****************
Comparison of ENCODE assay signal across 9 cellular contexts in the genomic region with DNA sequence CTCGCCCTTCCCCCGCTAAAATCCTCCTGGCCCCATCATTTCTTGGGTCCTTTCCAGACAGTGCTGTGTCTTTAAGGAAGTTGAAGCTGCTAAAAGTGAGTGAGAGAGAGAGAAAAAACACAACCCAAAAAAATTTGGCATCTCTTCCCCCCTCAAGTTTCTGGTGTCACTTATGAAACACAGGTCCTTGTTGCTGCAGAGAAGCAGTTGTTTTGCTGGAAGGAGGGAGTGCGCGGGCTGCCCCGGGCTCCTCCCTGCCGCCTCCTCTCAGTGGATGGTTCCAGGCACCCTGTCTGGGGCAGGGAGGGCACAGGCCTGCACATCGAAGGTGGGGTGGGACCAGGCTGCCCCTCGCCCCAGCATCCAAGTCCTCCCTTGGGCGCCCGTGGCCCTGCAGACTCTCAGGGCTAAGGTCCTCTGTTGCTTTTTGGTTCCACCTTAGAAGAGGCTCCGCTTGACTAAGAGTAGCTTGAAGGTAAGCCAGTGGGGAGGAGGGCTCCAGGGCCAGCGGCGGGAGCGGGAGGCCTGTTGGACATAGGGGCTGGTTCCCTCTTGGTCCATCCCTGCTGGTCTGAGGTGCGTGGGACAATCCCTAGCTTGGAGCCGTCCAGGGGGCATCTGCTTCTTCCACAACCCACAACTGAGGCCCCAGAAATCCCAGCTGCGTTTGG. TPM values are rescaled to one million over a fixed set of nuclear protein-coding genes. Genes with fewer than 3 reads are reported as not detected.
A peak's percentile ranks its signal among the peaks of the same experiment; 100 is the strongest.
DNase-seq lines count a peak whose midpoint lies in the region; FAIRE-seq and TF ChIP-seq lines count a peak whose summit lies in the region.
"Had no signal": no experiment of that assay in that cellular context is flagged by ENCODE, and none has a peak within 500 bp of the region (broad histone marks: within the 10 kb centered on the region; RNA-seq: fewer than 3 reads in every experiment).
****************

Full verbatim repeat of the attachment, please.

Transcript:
Comparison of ENCODE assay signal across 9 cellular contexts in the genomic region with DNA sequence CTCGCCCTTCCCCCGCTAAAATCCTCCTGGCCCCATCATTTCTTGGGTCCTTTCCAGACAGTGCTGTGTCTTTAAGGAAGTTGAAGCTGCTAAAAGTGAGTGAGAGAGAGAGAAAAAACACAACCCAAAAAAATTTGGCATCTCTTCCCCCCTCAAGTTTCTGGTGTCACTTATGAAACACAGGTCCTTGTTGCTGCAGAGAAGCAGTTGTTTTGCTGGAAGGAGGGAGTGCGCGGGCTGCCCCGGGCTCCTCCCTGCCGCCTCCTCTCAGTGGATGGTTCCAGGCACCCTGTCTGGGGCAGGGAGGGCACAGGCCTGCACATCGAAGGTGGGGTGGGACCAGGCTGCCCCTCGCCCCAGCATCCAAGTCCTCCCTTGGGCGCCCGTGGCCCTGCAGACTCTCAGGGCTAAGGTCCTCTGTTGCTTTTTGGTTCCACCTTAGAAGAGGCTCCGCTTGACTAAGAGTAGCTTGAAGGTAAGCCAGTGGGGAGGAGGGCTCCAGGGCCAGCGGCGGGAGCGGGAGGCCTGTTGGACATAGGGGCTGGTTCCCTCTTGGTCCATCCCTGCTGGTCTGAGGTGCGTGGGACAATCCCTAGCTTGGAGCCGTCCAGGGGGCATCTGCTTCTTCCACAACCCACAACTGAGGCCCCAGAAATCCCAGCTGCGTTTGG. TPM values are rescaled to one million over a fixed set of nuclear protein-coding genes. Genes with fewer than 3 reads are reported as not detected.
A peak's percentile ranks its signal among the peaks of the same experiment; 100 is the strongest.
DNase-seq lines count a peak whose midpoint lies in the region; FAIRE-seq and TF ChIP-seq lines count a peak whose summit lies in the region.
"Had no signal": no experiment of that assay in that cellular context is flagged by ENCODE, and none has a peak within 500 bp of the region (broad histone marks: within the 10 kb centered on the region; RNA-seq: fewer than 3 reads in every experiment).